An Ontario jury recently found nine defendants not guilty of 60 charges of bid rigging and conspiracy to rig bids, following an eight-month trial and six days of deliberation.(1)

This case is another example of the fact that while the Competition Bureau has been successful in using the immunity and leniency programmes and securing guilty pleas, it has been less successful in prosecuting bid rigging and other criminal offences such as cartel activity under the Competition Act. However, the length of the investigation and trial underscores the benefits of implementing good compliance practices in order to minimise the likelihood of running afoul of the Competition Act in the first place.

Bid rigging under the Competition Act

The bid and tender process, common in both government and construction contracts, is generally intended to provide the lowest prices for the tendering party. Section 47 of the Competition Act prohibits bidders from agreeing not to submit a bid or submitting a bid that is the product of an agreement, where either such agreement is not disclosed to the person calling for the bids. It is an indictable offence punishable with a fine in an amount at the court's discretion and imprisonment for up to 14 years. Collusion in the bidding process, the decision not to submit bids, bid rotation and bid sharing among bidders rank among the most widespread forms of bid rigging.

One difficulty with the wording of the bid-rigging offence is that 'bid' or 'tender' are not defined in the Competition Act, meaning that it is unknown whether a request for proposal is judicially viewed as a bid or tender or whether it is simply the first step in obtaining an actual contract for goods or services.

The Competition Bureau closely monitors companies that could be tempted to engage in bid rigging.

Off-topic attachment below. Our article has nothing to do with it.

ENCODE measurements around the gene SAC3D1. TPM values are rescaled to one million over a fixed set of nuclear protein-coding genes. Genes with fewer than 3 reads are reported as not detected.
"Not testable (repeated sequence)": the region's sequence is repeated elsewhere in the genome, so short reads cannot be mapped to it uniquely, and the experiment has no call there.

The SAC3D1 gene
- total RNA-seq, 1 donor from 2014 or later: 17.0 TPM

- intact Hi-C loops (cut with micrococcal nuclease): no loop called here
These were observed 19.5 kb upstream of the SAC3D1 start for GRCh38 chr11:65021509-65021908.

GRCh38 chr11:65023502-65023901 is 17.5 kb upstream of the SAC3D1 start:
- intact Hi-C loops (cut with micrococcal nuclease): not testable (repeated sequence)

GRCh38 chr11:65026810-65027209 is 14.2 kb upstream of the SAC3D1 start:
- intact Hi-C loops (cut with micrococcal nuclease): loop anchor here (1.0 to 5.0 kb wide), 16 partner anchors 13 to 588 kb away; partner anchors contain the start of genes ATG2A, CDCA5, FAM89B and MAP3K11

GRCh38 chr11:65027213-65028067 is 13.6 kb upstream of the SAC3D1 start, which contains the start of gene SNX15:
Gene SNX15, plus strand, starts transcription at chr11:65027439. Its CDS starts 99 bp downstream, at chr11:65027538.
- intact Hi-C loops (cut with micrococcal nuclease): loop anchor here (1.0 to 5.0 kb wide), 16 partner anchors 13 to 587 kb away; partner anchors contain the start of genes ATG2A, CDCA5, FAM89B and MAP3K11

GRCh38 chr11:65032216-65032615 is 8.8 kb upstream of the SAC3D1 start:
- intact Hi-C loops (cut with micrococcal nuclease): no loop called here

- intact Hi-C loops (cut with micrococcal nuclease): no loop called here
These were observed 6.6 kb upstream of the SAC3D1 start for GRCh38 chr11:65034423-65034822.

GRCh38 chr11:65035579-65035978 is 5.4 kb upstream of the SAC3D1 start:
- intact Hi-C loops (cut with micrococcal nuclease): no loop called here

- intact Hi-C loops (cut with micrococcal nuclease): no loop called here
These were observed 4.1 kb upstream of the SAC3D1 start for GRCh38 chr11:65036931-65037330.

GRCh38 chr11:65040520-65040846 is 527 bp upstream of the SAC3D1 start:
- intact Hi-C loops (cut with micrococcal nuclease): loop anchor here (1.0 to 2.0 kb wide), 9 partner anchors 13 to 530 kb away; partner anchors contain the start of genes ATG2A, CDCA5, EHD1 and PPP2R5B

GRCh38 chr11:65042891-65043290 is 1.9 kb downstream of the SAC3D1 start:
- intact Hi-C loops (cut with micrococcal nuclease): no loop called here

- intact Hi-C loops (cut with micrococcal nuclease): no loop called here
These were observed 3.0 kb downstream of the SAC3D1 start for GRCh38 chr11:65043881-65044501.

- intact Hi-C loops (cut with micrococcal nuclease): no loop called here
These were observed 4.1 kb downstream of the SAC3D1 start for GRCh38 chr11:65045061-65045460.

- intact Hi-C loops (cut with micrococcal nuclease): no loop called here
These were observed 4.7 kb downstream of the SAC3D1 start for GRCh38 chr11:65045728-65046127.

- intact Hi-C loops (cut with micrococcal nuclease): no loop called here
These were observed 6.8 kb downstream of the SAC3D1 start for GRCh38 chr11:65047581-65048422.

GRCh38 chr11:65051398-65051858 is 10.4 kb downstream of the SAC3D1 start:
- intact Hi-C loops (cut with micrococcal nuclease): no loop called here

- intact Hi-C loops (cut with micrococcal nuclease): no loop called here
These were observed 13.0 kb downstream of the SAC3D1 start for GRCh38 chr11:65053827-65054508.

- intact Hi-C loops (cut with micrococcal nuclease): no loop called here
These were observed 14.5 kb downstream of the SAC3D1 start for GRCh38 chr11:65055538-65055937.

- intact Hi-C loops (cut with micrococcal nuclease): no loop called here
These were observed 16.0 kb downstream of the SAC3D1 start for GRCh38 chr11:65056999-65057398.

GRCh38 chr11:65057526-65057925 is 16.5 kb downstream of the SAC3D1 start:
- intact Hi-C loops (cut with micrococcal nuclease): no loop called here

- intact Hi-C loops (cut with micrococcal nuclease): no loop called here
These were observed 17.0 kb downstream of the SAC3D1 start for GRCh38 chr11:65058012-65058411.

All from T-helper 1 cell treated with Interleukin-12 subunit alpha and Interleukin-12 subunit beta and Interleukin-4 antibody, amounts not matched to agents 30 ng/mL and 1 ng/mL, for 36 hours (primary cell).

Investigation and trial

In 2005 the Competition Bureau began an investigation into the supply of IT services to two government departments on 10 contracts worth approximately $67 million, following a tip from Public Works and Government Services Canada officials.

Following a lengthy investigation, the bureau laid criminal charges against 14 individuals and seven companies in 2009. The Public Prosecution Service of Canada (PPSC) prosecuted the nine defendants who elected for a trial by jury, resulting in one of the largest ever white-collar crime trials in Canada. The trial – the first-ever jury trial under Section 47 – included 90 days of testimony, over 1 million pages of exhibits and judge's instructions to the jury of close to 300 pages.

Because the not-guilty verdict was made by a jury, there are no reasons provided for the decision. The Competition Bureau has indicated that it will consider, along with the PPSC, whether to appeal the not-guilty verdicts.

A further trial involving the five defendants who elected for a trial by judge alone is expected to start in May 2015.

Managing compliance risks

There are a few ways whereby compliance risks can be proactively managed. For example, it is important to ensure that front-line sales staff are familiar with the Competition Act, including industry-specific requirements.

Upfront disclosure to the entity calling for or requesting bids or tenders is always a defence, where the entity is told at or before the time when a bid or tender is submitted or withdrawn.

Stephen Nattrass

This article was first published by the International Law Office, a premium online legal update service for major companies and law firms worldwide. Register for a free subscription.